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Nerd For Tech

Wall Jumping in Unity

Classic Wall Jumping Action in Batman for the NES published by SUNSOFT.

Wall jumping is a popular game mechanic in platform games and with good reason, it’s challenging and satisfying to reach the top! I’ll quickly show you how to do it in Unity with the use of the Character Controllers built in tools.

In order to wall jump we’re going to need to limit our rules to:

  1. Must be off the ground
  2. calculate the surface normal and apply force perpendicular to it.

Sounds difficult? Don’t worry, Unity will do all the heavy lifting!

First we’ll be using a new tool in our arsenal, our players Character Controller!

This looks a lot like OnColliderEnter or OnTriggerEnter doesn’t it? We can work with it!

When we run this code, we’ll see a blue line from whatever objects normal the player will be hitting.

So in order to wall jump, we’re going to need to know we’re on a wall. The easiest way to do it is to select any vertical environment elements and tag them as ‘Wall’.

Tagging vertical walls with a ‘Wall’ tag.

Currently, our player can change his mind mid jump. In order for Wall jumping to work, we’re going to need him to commit to the jump by only being able to jump when the player is grounded.

This code will allow the player to ‘change his mind’ mid jump.

Let’s just move the direction and velocity variables down into the .isGrounded part.

Now when the player jumps, there’s no turning back! This will help with our wall jumps. Now let’s get programming! let’s create a boolean for getting permission to walljump.

Now in our controller code, we check to see if we’re not on the ground, and if we’re actually touching a wall, and if that’s true, we’ll set _canWallJump to true.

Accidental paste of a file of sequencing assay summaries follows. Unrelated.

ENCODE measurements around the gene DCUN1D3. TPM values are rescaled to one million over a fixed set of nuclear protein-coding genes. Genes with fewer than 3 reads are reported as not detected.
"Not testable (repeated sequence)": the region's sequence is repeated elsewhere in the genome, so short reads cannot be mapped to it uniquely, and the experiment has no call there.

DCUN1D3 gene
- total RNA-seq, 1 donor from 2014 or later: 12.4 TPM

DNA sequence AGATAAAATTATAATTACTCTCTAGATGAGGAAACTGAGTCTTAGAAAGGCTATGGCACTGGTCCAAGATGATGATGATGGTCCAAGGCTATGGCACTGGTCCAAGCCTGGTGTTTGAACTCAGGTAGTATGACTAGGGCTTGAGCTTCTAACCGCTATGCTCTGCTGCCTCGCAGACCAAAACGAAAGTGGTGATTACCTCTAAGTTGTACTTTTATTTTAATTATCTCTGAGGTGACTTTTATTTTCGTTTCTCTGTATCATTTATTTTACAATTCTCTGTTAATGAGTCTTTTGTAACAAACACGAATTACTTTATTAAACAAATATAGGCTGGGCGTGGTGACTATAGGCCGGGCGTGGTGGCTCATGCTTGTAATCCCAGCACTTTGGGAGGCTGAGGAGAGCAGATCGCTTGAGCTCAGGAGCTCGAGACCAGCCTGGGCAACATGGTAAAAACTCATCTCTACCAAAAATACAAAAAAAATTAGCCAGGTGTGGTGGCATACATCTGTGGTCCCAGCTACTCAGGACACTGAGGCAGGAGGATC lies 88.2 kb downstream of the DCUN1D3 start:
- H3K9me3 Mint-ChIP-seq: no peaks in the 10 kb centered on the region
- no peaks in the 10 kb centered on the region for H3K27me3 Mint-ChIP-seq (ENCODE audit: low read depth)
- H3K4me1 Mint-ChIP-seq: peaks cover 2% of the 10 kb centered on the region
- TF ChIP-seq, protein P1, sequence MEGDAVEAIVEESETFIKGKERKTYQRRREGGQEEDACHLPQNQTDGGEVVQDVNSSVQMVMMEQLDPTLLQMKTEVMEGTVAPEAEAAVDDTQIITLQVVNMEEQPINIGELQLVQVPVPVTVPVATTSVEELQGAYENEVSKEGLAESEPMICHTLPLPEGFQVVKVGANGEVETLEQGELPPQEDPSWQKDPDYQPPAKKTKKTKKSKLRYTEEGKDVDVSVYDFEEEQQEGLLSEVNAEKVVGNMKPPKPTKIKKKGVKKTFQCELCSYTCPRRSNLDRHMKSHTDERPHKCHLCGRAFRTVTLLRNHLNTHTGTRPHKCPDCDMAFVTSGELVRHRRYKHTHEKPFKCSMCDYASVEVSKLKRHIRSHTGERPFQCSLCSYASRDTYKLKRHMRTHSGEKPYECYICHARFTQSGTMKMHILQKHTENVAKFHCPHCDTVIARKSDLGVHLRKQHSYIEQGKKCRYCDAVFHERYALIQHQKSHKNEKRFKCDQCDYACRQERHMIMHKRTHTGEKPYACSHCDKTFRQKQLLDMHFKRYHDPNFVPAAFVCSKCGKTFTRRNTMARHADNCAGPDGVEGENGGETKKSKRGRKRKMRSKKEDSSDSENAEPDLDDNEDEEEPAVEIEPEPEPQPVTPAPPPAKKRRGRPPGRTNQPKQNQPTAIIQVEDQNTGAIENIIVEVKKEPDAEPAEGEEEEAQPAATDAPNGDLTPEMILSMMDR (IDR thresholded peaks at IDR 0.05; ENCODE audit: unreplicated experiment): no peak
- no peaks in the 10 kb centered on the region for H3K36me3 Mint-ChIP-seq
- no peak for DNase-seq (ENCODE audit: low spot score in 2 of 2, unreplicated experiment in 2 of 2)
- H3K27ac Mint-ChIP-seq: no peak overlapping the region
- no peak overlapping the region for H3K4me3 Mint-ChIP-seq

In order to know the surface normal in order to jump off of which we’ll get off of ‘hit’ from our ControllerCollider, we’ll need a variable holder named _wallNormal.

The next thing we need to think about is if wall jumping is true, when is it false? The first command under Update() where we’re grounded is a good spot.

and where we’re going to wall jump is the else statement where the player normally hits jump a second time.

Here, if the player can double jump, they well, but if we’re touching a wall and _canWallJump is true, then we’ll multiply yVelocity with _jumpHeight. I also multiplied it by .2 for a little extra oomph. Remembering the formula for velocity being direction multiplied by speed, we’ll put _wallNormal (which is direction) multiplied by _speed into our _velocity variable.

That should do it! Let’s see it in action!

visible gizmos aside, I think we have a functioning wall jump! Huzzah! Tomorrow we’ll go over a pushing objects for puzzles!



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